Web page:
A Short History of the United States of America

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Sheldon, 1890 - 286 pages
 

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Page 224 - With malice towards none; with charity for all; with firmness in the right, as God gives us to see the right, let us strive on to finish the work we are in; to bind up the nation's wounds; to care for him who shall have borne the battle, and for his widow, and his orphan — to do all which may achieve and cherish a just and a lasting peace among ourselves, and with all nations.
Page 102 - We kept no idle servants, our table was plain and simple, our furniture of the cheapest. For instance, my breakfast was a long time bread and milk (no tea), and I ate it out of a two-penny earthen porringer, with a pewter spoon. But mark how luxury will enter families, and make a progress, in spite of principle: being called one morning to breakfast, I found it in a China bowl, with a spoon of silver!
Page 95 - Often I sat up in my room reading the greatest part of the night, when the book was borrowed in the evening and to be returned early in the morning, lest it should be missed or wanted.
Page 44 - Our fathers were Englishmen which came over this great ocean, and were ready to perish in this wilderness; but they cried unto the Lord, and He heard their voice and looked on their adversity,
Page 44 - Being thus arrived in a good harbor and brought safe to land, they fell upon their knees and blessed the God of heaven, who had brought them over the vast and furious ocean, and delivered them from all the perils and miseries thereof, againe to set their feet on the firm and stable earth,. their proper element.
Page 132 - The second day of July, 1776, will be the most memorable epoch in the history of America. I am apt to believe that it will be celebrated by succeeding generations as the great anniversary festival. It ought to be commemorated, as the day of deliverance, by solemn acts of devotion to God Almighty. It ought to be solemnized with pomp and parade, with shows, games, sports, guns, bells, bonfires, and illuminations, from one end of this continent to the other, from this time forward, forevermore.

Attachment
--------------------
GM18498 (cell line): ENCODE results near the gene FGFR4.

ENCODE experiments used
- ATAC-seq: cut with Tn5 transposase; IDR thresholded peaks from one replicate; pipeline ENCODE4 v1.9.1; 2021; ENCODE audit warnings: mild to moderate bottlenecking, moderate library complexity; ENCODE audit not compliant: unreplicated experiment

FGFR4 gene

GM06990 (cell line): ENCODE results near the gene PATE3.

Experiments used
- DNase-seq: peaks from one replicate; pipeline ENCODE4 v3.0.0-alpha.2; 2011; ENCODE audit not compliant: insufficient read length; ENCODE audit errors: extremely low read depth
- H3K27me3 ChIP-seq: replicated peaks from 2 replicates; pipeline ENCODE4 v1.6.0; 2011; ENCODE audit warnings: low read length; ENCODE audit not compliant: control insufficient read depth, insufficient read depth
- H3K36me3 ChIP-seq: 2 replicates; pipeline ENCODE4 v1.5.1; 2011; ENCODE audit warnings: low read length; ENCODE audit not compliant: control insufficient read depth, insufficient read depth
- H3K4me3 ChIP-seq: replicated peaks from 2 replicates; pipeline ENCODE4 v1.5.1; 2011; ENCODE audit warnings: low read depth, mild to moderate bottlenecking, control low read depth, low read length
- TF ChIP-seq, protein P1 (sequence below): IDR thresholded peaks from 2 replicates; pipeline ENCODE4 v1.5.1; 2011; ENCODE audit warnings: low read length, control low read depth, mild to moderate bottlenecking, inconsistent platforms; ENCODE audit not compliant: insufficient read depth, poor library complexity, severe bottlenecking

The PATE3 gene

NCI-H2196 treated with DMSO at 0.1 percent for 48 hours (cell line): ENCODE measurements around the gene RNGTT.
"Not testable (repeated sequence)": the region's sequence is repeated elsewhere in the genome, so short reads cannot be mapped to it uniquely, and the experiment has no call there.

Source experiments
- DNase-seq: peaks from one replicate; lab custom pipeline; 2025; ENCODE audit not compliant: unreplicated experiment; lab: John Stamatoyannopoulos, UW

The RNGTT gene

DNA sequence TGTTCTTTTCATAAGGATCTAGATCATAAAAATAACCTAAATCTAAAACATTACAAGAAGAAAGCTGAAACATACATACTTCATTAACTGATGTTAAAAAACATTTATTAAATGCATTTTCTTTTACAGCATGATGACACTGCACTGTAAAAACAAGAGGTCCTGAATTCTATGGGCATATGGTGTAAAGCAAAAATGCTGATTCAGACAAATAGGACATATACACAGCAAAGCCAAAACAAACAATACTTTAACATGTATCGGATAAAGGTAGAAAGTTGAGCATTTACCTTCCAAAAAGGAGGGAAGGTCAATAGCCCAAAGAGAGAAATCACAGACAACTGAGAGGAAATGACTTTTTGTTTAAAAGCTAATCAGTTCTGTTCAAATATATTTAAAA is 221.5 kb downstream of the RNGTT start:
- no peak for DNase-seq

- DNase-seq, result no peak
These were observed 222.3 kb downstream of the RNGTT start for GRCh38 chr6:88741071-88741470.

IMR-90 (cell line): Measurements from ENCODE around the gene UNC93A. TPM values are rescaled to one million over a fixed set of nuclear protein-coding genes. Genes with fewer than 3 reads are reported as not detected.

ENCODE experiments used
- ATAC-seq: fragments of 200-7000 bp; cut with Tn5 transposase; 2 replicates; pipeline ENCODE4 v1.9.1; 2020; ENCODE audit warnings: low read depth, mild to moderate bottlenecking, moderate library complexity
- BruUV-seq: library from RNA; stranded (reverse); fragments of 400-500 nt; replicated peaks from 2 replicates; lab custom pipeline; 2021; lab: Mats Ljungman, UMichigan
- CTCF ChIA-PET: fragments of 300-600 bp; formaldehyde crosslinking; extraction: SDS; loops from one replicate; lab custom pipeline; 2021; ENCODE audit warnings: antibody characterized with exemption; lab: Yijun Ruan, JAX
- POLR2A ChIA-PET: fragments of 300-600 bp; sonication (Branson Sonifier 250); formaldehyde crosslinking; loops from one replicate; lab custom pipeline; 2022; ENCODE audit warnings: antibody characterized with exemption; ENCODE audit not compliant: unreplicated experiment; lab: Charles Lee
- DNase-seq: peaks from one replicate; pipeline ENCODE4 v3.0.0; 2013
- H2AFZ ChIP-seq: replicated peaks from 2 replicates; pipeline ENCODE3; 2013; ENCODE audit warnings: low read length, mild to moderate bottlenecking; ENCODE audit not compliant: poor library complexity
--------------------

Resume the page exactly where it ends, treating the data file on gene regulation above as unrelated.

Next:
Page 93 - I will mention one instance, as it shows an early projecting public spirit, though not then justly conducted. , There was a salt-marsh that bounded part of the mill-pond, on the edge of which, at high water, we used to stand to fish for minnows. By much trampling we had made it a mere quagmire. My proposal was to build a wharf there...
Page 94 - ... near the marsh, and which would very well suit our purpose. Accordingly, in the evening, when the workmen were gone...
Page 98 - Thus I went up Market Street as far as Fourth Street, passing by the door of Mr. Read, my future wife's father; when she, standing at the door, saw me, and thought I made, as I certainly did, a most awkward, ridiculous appearance.
Page 139 - ... frost and snow, and at Christmas taking up their winter quarters within a day's march of the enemy, without a house or hut to cover them, till they could be built, and submitting without a murmur, is a proof of patience and obedience which, in my opinion, can scarce be paralleled.

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